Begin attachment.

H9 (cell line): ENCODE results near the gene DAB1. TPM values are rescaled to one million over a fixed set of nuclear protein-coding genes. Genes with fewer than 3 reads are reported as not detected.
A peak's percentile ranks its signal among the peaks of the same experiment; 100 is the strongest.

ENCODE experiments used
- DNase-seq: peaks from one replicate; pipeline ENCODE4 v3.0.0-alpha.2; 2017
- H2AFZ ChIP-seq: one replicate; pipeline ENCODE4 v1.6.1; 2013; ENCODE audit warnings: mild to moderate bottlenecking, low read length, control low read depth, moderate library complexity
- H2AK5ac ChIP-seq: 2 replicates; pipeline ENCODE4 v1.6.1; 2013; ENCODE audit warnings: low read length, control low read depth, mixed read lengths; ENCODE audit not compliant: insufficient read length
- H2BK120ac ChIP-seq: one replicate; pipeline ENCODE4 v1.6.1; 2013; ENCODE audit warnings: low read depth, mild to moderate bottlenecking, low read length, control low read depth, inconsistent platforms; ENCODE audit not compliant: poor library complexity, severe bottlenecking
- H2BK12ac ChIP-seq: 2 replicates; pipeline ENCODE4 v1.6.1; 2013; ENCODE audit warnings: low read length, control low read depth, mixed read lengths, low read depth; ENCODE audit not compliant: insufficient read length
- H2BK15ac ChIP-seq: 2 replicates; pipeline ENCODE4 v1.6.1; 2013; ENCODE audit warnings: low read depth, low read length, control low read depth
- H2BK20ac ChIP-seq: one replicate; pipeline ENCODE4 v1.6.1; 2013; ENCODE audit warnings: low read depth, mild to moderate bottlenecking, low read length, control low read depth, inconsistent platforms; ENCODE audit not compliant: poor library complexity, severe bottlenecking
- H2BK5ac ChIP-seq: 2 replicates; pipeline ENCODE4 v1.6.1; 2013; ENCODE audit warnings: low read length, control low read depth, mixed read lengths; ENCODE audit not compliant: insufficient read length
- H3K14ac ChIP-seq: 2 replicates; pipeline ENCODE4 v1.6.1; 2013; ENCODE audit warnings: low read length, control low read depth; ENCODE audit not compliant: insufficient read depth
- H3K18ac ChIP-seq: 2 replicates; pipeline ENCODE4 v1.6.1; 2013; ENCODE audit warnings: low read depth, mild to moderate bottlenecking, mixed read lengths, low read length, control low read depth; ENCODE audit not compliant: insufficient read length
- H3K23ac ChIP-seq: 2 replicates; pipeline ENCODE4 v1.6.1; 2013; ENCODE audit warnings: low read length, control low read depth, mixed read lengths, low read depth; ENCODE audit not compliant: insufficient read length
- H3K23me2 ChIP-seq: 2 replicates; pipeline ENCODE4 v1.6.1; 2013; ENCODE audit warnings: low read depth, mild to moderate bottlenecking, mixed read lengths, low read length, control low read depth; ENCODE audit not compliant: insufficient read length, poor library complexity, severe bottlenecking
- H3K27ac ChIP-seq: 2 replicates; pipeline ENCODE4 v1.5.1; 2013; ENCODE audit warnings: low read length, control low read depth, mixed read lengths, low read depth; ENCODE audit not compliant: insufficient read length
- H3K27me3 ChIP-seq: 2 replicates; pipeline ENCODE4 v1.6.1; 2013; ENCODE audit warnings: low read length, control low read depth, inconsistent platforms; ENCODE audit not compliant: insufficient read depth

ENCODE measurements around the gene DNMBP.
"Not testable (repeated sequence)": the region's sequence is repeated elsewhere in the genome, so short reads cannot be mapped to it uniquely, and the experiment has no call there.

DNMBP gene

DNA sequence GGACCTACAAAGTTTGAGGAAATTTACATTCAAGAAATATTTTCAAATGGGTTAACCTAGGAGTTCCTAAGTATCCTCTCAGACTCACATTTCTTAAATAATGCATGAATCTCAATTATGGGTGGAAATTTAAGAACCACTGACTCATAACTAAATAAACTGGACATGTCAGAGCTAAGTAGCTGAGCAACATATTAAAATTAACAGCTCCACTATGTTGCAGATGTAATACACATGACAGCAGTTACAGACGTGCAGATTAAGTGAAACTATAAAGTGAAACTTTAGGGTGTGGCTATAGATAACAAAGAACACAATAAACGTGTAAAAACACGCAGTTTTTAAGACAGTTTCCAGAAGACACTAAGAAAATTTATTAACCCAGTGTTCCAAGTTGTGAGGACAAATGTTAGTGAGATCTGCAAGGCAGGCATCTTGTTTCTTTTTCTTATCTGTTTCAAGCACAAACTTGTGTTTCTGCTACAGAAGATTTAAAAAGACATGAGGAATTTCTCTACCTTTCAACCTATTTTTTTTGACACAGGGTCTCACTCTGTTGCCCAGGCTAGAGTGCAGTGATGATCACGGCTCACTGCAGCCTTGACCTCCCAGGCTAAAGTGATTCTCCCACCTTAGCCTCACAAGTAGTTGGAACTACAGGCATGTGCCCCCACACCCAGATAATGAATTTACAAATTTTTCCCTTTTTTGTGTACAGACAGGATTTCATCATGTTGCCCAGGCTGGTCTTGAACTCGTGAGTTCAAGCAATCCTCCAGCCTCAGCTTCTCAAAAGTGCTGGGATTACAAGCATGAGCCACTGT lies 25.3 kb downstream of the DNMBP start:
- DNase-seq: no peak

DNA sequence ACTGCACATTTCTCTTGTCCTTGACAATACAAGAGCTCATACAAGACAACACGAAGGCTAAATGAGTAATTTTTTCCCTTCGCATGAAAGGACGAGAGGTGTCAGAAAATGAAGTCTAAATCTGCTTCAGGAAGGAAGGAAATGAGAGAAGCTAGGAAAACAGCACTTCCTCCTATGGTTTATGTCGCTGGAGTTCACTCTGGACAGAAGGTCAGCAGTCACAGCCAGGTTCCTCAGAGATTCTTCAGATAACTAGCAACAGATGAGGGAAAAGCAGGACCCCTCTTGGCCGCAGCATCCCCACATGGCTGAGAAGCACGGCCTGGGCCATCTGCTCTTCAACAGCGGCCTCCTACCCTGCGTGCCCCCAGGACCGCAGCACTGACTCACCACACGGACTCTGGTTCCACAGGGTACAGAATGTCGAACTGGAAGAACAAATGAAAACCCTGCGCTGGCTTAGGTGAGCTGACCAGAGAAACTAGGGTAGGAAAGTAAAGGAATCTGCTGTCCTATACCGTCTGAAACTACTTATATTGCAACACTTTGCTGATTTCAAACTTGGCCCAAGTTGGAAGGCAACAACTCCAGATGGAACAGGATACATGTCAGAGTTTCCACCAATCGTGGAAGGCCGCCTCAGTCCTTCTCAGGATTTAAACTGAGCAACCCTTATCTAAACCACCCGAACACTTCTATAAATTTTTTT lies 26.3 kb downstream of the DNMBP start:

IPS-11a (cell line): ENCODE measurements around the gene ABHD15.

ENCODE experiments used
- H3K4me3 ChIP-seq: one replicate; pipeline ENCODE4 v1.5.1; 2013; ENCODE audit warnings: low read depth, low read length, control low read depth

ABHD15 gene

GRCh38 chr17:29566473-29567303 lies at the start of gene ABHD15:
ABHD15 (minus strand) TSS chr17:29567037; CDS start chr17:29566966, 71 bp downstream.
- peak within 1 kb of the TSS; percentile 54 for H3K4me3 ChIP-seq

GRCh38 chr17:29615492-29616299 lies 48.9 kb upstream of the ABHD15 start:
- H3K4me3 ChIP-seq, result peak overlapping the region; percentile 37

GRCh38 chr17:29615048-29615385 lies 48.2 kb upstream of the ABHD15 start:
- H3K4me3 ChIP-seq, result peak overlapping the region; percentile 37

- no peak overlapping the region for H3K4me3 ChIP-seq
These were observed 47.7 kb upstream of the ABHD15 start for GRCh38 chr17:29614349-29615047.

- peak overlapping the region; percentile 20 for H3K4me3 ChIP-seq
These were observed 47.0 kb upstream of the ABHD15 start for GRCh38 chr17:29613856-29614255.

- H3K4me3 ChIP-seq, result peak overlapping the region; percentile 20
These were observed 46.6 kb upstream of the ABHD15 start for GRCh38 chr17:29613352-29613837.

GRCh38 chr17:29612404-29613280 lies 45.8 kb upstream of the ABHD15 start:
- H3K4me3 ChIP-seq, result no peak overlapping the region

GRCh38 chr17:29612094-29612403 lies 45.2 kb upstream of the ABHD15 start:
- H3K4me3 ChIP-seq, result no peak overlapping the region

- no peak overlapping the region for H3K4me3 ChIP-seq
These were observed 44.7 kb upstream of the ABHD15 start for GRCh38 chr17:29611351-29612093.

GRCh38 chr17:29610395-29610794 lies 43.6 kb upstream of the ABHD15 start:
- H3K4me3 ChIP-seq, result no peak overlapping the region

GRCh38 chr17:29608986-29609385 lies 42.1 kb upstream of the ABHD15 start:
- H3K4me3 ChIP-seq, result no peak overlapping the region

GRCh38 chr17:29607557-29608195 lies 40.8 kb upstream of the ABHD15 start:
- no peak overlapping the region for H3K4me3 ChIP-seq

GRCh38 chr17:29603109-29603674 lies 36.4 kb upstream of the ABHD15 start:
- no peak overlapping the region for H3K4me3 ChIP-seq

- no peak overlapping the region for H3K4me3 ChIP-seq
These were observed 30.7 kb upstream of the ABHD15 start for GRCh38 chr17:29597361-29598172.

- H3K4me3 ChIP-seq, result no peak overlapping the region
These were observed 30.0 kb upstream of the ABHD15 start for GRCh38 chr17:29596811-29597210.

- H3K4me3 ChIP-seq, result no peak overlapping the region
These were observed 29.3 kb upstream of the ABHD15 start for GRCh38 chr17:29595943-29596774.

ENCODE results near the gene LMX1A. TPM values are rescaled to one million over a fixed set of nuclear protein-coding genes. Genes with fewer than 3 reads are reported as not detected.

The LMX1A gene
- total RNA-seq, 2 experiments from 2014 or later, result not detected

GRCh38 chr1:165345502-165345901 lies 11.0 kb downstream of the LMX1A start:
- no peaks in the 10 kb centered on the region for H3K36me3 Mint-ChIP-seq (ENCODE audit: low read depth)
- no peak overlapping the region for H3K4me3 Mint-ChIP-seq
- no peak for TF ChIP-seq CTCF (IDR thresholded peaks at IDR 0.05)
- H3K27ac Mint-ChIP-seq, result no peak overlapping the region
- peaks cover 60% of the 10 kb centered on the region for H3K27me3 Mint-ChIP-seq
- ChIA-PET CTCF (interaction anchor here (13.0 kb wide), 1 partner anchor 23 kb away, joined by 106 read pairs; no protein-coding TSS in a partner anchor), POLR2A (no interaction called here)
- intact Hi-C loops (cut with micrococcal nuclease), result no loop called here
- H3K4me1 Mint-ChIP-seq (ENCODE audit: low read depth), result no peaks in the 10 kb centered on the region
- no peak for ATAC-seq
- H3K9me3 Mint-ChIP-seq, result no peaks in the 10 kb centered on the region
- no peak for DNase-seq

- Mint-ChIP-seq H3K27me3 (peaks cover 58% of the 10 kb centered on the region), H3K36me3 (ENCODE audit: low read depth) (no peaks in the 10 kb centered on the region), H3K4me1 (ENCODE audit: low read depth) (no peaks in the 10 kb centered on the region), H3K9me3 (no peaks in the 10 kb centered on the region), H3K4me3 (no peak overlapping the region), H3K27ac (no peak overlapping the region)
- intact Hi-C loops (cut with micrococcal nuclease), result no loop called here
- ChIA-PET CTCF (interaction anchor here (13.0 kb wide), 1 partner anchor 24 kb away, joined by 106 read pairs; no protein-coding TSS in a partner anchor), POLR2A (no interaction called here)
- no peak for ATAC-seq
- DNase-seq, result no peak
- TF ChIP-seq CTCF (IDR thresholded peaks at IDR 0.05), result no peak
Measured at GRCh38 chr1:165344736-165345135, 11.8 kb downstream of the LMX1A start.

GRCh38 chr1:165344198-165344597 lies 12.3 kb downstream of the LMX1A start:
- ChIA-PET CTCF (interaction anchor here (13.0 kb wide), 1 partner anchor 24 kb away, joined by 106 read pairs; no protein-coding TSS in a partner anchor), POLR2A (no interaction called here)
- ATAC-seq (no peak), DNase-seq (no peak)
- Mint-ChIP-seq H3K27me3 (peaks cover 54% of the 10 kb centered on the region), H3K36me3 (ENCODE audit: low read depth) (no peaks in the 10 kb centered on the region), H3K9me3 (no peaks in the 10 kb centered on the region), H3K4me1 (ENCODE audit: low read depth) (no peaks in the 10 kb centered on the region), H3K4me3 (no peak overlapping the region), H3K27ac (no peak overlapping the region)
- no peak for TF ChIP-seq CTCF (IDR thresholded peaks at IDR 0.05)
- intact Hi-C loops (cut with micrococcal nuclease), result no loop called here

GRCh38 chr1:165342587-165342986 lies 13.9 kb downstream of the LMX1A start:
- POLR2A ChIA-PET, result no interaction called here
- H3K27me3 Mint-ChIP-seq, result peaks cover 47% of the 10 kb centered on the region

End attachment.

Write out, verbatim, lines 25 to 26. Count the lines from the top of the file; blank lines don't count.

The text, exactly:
ENCODE experiments used
- H3K4me3 ChIP-seq: one replicate; pipeline ENCODE4 v1.5.1; 2013; ENCODE audit warnings: low read depth, low read length, control low read depth